– The Seven C’s of Positive Behaviour Management – Sue Cowley
4) Catch them being good – use praise to teach students how you want them to behave.
It’s so easy to focus on that small minority who disrupt learning, yet praise is the most powerful motivator there is, so use it as much as possible when students are meeting expectations. Teach your pupils how you want them to behave through praise. Phone calls or postcards home reinforce your investment in the students and help to establish the HABIT of co-operation. Praise makes school more enjoyable for students AND teachers!
5- Consequences – apply them consistently, sparingly and match them to the level of misdemeanour.
Before using the more formal school sanctions, make use of low key non-verbal signals e.g. pausing, raising an eyebrow, tapping the exercise book, re-directing focus to something on the board. When sanctions are needed, ensure the student knows what you expect of them, what will happen if they do not co-operate and give them take up time to make a positive choice. Detentions are all well and good IF the student is given an opportunity to identify what they did in the lesson that prevented them from making progress and how they can prevent this from happening again. Avoid whole class sanctions at all costs – they do not work and create a ‘students vs. teacher’ culture that is detrimental to building positive relationships.
6) Count down to a win-win situation – use timers and count downs to help students feel more in control, but meet your expectations.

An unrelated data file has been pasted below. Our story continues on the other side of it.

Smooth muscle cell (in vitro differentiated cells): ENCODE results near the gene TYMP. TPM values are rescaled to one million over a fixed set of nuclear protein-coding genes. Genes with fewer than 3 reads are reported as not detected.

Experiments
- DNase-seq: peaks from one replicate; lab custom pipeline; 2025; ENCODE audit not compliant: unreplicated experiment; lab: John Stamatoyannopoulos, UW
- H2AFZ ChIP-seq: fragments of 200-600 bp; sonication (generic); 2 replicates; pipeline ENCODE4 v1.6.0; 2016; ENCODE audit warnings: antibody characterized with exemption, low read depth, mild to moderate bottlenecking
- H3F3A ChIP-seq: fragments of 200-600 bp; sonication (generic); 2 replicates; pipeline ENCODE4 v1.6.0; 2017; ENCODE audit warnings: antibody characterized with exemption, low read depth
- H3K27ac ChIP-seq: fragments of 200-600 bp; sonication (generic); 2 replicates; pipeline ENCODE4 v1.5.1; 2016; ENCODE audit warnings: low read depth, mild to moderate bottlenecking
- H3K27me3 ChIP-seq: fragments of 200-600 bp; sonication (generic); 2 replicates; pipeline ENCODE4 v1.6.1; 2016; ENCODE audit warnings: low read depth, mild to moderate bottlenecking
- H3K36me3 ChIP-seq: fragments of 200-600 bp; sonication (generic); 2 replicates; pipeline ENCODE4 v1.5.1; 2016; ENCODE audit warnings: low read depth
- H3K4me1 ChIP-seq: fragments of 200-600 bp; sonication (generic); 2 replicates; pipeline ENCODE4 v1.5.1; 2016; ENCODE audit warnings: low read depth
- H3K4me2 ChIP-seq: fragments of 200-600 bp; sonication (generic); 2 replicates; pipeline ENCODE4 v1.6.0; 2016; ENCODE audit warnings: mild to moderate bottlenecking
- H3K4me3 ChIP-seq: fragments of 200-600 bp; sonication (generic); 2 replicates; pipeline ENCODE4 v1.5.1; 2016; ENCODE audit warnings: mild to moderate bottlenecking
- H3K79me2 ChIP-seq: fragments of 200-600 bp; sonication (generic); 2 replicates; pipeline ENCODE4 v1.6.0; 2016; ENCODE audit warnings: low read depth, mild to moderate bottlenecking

The classroom countdown is a good example of ‘Win-Win’. By using a countdown you’re giving fair warning that they need to listen and allowing them time to process that the lesson is moving on. They are ready when you want them to be but also feel like they have been given freedom to manage their response to instructions.
Using visual timers also supports students’ ability to manage their time and increases their independence, whilst preventing the ‘teacher minute’, a phenomenon where we state that we will allow 5 minutes for a task that we then give students 10 minutes to complete!
7) Avoid entering into a discussion about behaviour – no more why.
Don’t ask questions such as ‘Why are you doing that?’ or ‘Why would you do that?’ as these sorts of questions waste lesson time. If you do ask a question, it is much better to choose a question that refocuses students on their learning:
‘What should you be doing?’
‘Is this helping you to make progress?’
Similarly, when you give learners an instruction or a sanction, never engage in discussions with students who ask ‘why’. Instead, say that you would be happy to explain at the end of the lesson or return to non-verbal cues to show that the conversation will not continue. Always remember, your goal is to stop the misbehaviour and quickly move on with the lesson.
The Golden Rules –
Teachers must be:
- They must show respect to learners
- They must praise appropriate behaviour whenever possible